My lovely volunteer in my WEA funded therapeutic creative writing class hands me an article. Ex-poet Laureate, Andrew Motion, and author David Lodge arguing over whether the growing plethora of creative writing courses being run by universities have any purpose.
It's a discussion that swirls around and comes to the surface every now and again. Yet we never see art or music or drama degrees being questioned. It's as if an aptitude for writing, alone of the creative arts, has to be divinely given and then developed through a lonely apprenticeship in a garret.
Can talent be taught or is it innately present? In my experience, there are some students who appear to have a particular feel for words and are able to experiment in evocative and innovative ways. But is this because they have given themselves permission to explore, play and commit themselves to their creative process?
Even if the spark is present - whether naturally or by design - more is required. Motivation; openness to feedback from others; technique; a voracious appetite for reading; regular practise - a writer is one who writes; an awareness of, and engagement with, the literary movements of the time. All these should come from a well taught creative writing course.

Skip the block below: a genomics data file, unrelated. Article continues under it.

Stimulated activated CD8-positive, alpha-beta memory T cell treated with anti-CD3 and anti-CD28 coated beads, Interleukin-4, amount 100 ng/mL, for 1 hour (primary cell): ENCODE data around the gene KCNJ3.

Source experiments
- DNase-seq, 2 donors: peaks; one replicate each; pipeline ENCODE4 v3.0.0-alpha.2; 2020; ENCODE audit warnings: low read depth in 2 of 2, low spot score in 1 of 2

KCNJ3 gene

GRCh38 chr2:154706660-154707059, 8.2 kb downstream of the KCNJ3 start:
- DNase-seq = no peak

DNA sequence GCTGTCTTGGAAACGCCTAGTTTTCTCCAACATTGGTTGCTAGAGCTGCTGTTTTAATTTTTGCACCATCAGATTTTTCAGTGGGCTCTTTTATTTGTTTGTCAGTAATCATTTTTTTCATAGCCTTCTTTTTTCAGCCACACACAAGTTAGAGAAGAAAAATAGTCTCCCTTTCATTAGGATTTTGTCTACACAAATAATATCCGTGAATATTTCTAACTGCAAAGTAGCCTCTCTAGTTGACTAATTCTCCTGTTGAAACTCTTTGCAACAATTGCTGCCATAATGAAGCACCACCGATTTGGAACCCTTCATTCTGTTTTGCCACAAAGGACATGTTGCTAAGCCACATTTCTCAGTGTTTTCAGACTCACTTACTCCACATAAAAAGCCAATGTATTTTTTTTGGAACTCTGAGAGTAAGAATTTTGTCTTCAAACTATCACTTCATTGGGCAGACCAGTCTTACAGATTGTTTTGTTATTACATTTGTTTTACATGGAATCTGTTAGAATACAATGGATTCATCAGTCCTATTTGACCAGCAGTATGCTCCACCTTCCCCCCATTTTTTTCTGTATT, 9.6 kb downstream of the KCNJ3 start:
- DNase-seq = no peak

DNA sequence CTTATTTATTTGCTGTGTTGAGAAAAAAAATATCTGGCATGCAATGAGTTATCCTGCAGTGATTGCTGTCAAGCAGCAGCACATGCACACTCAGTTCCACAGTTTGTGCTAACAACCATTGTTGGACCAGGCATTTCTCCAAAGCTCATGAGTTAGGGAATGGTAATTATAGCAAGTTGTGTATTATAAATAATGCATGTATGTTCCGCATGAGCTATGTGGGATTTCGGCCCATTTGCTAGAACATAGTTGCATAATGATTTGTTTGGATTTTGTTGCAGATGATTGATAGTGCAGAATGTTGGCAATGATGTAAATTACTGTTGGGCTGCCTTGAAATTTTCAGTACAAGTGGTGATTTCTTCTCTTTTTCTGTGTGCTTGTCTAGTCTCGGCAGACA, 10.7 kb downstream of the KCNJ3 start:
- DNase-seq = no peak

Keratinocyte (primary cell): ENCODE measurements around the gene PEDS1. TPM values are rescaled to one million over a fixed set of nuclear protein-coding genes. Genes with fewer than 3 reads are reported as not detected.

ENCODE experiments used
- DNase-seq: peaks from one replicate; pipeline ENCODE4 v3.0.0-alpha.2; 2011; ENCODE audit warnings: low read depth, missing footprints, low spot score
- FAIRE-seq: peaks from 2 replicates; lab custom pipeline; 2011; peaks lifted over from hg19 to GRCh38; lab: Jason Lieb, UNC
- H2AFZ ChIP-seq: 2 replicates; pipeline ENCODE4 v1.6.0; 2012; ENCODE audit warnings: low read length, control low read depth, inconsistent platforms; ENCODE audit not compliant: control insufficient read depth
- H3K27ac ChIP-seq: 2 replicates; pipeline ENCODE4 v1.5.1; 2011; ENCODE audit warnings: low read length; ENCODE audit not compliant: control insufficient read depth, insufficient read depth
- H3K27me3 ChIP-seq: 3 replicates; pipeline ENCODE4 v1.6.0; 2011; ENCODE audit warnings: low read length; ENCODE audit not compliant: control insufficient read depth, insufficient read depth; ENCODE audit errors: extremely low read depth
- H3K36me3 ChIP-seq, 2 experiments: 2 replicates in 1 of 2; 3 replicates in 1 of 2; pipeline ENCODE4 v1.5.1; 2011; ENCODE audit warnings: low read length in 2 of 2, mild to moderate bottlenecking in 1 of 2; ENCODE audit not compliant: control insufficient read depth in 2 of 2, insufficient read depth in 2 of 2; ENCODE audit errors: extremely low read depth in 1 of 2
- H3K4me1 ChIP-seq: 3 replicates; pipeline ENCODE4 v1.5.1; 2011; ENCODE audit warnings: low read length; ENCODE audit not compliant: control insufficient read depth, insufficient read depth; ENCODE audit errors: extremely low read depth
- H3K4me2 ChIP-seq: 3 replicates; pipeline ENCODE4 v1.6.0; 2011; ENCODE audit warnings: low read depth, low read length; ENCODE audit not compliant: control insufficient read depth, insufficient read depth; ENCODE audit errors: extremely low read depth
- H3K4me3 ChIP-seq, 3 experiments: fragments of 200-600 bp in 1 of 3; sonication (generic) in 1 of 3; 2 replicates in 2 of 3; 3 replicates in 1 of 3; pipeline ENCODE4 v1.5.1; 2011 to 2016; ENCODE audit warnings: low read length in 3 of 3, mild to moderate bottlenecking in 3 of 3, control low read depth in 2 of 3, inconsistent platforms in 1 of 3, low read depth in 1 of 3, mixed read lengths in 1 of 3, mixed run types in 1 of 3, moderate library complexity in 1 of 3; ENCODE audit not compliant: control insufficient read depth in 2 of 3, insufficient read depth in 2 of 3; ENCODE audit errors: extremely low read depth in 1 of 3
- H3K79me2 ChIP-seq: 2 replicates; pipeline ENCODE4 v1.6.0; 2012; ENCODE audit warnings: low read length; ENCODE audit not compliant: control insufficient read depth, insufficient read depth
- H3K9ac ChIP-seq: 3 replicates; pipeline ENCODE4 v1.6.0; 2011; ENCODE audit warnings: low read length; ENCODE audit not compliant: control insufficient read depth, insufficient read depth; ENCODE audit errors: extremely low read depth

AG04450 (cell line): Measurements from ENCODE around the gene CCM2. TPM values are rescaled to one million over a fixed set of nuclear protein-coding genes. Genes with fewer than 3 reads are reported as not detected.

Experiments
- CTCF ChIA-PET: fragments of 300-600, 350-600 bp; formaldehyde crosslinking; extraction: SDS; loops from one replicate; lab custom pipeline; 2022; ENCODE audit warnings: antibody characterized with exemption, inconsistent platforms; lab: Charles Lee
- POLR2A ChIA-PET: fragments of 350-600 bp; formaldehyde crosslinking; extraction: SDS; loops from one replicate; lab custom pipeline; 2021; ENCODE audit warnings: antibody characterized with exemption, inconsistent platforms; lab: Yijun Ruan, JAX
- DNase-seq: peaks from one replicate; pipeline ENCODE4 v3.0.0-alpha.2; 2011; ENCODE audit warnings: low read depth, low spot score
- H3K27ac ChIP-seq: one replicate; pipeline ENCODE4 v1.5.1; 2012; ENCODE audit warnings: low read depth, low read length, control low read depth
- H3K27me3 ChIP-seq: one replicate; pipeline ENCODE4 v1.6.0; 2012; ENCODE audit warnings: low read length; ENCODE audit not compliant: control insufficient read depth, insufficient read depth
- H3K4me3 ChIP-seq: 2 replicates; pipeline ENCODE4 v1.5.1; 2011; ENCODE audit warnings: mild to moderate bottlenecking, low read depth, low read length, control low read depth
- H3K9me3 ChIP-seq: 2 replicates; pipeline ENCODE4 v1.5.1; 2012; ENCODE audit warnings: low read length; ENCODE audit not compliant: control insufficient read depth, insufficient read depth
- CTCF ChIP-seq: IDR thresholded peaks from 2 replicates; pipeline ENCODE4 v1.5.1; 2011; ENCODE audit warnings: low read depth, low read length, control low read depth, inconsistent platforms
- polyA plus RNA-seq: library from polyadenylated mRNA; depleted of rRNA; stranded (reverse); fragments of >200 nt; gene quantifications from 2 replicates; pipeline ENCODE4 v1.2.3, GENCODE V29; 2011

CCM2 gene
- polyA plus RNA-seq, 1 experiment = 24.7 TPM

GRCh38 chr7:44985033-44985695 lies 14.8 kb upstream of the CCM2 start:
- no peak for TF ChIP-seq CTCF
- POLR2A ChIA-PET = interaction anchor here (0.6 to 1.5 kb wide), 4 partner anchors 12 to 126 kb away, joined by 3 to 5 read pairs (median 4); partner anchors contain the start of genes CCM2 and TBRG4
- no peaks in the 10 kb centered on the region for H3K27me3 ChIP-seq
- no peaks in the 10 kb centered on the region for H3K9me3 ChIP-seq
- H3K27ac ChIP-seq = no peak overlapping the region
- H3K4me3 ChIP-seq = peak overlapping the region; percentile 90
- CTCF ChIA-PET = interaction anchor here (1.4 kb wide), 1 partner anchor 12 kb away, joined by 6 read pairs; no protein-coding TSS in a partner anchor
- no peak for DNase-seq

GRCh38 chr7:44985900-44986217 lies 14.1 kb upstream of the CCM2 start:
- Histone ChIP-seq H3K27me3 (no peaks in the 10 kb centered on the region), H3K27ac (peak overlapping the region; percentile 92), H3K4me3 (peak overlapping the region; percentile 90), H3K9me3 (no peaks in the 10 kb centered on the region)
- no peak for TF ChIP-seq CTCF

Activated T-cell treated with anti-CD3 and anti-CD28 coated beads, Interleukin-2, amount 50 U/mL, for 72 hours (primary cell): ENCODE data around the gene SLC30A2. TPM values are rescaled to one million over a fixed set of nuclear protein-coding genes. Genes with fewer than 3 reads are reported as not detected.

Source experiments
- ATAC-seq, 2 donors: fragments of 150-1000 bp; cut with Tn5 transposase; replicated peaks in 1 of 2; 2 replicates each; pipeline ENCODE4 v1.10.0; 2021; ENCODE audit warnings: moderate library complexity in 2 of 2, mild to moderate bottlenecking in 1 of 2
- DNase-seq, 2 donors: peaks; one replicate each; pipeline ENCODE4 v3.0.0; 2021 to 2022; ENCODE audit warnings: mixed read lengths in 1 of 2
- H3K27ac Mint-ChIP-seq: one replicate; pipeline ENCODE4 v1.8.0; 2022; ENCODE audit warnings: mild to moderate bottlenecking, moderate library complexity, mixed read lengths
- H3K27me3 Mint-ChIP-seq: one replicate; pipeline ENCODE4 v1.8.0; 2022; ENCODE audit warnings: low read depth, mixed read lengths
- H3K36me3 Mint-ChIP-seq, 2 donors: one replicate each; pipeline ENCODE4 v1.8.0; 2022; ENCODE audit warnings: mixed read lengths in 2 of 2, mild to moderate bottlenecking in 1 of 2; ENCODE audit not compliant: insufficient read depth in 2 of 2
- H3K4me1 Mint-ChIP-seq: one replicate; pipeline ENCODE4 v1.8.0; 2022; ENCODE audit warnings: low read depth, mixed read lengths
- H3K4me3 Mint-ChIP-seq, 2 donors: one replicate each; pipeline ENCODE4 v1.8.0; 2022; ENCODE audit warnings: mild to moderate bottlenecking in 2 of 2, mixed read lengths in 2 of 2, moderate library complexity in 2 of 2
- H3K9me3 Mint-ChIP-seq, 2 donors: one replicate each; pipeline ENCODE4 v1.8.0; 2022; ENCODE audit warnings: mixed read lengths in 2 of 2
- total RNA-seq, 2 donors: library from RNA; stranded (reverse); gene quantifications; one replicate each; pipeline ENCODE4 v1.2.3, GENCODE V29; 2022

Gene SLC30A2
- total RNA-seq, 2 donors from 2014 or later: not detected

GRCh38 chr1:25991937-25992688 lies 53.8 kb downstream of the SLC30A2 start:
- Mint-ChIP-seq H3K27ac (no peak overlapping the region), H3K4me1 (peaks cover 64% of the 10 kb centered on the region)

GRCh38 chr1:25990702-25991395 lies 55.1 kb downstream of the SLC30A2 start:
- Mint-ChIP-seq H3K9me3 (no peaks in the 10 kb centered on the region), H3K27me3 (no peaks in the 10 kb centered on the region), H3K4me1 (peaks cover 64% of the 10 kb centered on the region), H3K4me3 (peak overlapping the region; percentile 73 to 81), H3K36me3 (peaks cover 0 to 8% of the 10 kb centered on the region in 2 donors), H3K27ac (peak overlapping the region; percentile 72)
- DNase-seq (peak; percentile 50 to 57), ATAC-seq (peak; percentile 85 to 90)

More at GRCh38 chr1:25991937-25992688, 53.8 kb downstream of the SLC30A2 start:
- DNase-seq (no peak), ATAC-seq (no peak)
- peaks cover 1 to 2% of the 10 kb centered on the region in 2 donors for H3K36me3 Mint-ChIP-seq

Interestingly, Lodge's main gripe was that universities were churning out writers who could only produce formulaic pieces. I think he is shooting at the wrong target. Publishers and their - our? - obsession with celebrity and product are doing that quite unaided. Students may decide to write to a formula, but that's because that's what will get them published. Lodge claims that in publishing originality and good writing will out - who is he trying to kid?
The article gave the number of authors who had been on short lists for literary prizes and had also been on a university creative writing course. It was high - especially for poets, that side of our demon art which is supposed to be more god-given than any other. Now surely that must be telling us something?